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Development and Testing of Innovative Non-Invasive Container Screening Methods in the Supply Chain Defense Lab

This project will develop and test innovative, non-invasive container screening methods in the new Supply Chain Defense Lab (SCDLab). The SCDLab research partnership brings the Urban Freight Lab’s deep logistics expertise, global supply chain companies such as SSA Marine and Expeditors International of Washington, together with the UW Center for Conservation Biology Forensic and Detection Dog Programs to solve global supply chain security problems that are priorities for U.S. Customs and Border Protection (CBP).

This program is funded by the U.S. Department of Homeland Security (DHS) Science and Technology Directorate (S&T) which is providing 10 years of research funding to Texas A&M University to lead a consortium of U.S. academic institutions—including UFL and Conservation Biology—in a new national Center of Excellence (COE) for Cross-Border Threat Screening and Supply Chain Defense (CBTS). S&T will provide CBTS with a $3.85 million grant for its first operating year in 2019.

The initial research project will develop and test the effectiveness and efficiency of rapid-throughput canine detection methods and protocols to search containers for biologic contraband at the port.

As a hub of international commerce, Washington State provides an excellent environment to launch this project. The NW Seaport Alliance (Ports of Seattle and Tacoma) manages the nation’s third largest container port operation. In addition to serving as a global maritime gateway for goods entering the U.S, Washington State has high-volume border crossings that connect NW Washington and the Lower Mainland of British Columbia, collectively known as the Cascade Gateway. The Gateway is among the busiest and most economically important along the entire northern border. Once in transit, illegal and counterfeit goods, and goods potentially introducing biological threats and vectors for disease, are easily concealed because of the scale of global supply chains. Some of the world’s most endangered species, forests and marine ecosystems are being targeted by transnational criminal organizations, with serious impacts on national and local economies, ecology, global health, and political stability around the world.

In the Media

Article, Special Issue

Urban Logistics: From Research to Implementation

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Publication: Research in Transportation Business & Management (RTBM)
Volume: 45 (A)
Publication Date: 2022

To address the accessibility and sustainability challenges of urban logistics it is important to consider urban logistics from a number of perspectives.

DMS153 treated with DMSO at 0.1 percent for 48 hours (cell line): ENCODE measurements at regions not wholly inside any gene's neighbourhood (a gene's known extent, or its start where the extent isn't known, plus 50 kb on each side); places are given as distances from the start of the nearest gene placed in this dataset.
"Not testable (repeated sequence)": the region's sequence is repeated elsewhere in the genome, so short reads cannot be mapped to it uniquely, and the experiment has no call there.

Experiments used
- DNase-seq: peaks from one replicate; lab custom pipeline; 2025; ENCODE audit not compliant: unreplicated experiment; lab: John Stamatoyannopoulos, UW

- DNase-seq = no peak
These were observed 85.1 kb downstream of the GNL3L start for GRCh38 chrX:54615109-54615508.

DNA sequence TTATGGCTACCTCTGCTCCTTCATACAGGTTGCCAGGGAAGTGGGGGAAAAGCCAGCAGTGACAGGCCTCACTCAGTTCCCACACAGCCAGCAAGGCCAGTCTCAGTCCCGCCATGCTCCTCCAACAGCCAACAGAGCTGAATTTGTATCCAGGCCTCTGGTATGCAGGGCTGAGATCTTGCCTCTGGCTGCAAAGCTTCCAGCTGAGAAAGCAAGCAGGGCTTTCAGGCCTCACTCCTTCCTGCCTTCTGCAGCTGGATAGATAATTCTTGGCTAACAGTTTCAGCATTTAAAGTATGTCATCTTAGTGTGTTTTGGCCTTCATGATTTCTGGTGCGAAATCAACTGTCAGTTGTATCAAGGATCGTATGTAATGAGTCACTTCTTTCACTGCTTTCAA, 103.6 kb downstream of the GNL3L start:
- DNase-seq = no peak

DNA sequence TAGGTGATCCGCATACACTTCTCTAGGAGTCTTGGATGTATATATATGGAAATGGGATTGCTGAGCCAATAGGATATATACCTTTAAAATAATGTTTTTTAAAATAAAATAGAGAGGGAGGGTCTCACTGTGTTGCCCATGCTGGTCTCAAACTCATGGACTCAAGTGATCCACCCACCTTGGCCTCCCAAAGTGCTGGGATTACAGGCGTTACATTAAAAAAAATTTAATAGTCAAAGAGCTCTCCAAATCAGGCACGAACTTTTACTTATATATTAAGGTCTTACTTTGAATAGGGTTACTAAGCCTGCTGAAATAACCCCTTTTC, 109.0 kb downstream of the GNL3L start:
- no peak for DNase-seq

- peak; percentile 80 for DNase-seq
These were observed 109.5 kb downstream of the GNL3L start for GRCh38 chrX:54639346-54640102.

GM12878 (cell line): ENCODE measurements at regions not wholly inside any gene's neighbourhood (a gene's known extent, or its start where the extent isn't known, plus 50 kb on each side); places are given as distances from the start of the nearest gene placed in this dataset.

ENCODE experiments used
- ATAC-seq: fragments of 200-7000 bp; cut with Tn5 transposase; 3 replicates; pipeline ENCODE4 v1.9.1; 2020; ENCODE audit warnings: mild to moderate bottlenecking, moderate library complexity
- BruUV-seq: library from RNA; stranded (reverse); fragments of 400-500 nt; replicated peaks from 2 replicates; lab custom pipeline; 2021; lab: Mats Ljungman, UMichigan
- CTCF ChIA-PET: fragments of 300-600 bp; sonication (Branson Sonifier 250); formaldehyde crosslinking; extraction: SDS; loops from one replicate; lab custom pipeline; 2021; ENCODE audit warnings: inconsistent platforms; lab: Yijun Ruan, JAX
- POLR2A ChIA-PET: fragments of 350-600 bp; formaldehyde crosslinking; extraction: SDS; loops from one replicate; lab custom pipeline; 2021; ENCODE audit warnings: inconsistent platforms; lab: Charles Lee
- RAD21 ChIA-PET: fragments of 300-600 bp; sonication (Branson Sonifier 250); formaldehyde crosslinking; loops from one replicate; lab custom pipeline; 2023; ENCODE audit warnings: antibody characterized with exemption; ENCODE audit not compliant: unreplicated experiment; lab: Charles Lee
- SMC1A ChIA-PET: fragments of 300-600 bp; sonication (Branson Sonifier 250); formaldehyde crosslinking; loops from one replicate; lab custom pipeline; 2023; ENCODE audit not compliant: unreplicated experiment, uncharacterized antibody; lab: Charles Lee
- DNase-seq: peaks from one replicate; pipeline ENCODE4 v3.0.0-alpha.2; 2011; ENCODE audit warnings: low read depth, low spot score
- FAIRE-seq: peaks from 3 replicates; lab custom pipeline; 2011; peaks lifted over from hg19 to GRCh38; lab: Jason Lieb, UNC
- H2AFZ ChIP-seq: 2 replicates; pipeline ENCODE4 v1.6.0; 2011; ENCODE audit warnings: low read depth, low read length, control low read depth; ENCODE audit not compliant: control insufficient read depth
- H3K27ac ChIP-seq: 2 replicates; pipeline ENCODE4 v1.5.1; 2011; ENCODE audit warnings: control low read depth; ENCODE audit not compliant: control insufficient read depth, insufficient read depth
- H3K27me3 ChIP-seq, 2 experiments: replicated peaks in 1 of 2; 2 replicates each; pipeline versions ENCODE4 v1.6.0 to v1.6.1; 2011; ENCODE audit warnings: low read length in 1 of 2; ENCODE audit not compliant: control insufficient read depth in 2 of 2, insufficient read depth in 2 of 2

This includes considering:

  • spatial context i.e. not focusing solely on the urban center or core but also in terms of actions taken in broader logistics and supply chain management.
  • stakeholders i.e. including all key decision makers and constituents.
  • complexity and heterogeneity of activities (range of vehicles used, the products carried, location of distribution centers, and the variety found in city size, form, and governance).

This diversity of perspectives, and their influence on the urban freight system, makes it challenging to identify simple solutions to problems.

A number of forces are also at work impacting change in the urban logistics system. Technological innovation affecting urban logistics includes digitalization, e.g. the Internet of Things (important in terms of connected objects) and big data. These developments are already established and beginning to have an impact or at least implications in the field of urban logistics and freight transport. However, problems will not be solved by technology alone and it is essential to understand how behavior (at the individual and corporate level) influences outcomes and needs to change. Research needs to address interactions between stakeholders and the role of city authorities in promoting innovation and change.

Cities are complex environments and urban logistics has to adapt to these demands. The complexity of cities also gives rise to a debate about the extent to which problems (and their possible solutions) may be considered context-specific. This leads to questions relating to how initiatives should be scaled up to gain greater traction in dealing with challenges now and in the future. It is important to learn as much as possible from the high number of projects and new services that have been implemented in cities over the past ten years. These range from initiatives related to electric vehicles, through locker box systems and the role of the receiver in making change happen. How to learn and then apply the lessons from projects is an important question. In many cases it has been argued that the underlying business model has not been addressed successfully leading to the problem of projects lasting only as long as some form of project funding is available.

Authors: Dr. Anne Goodchild, Michael Browne (University of Gothenburg)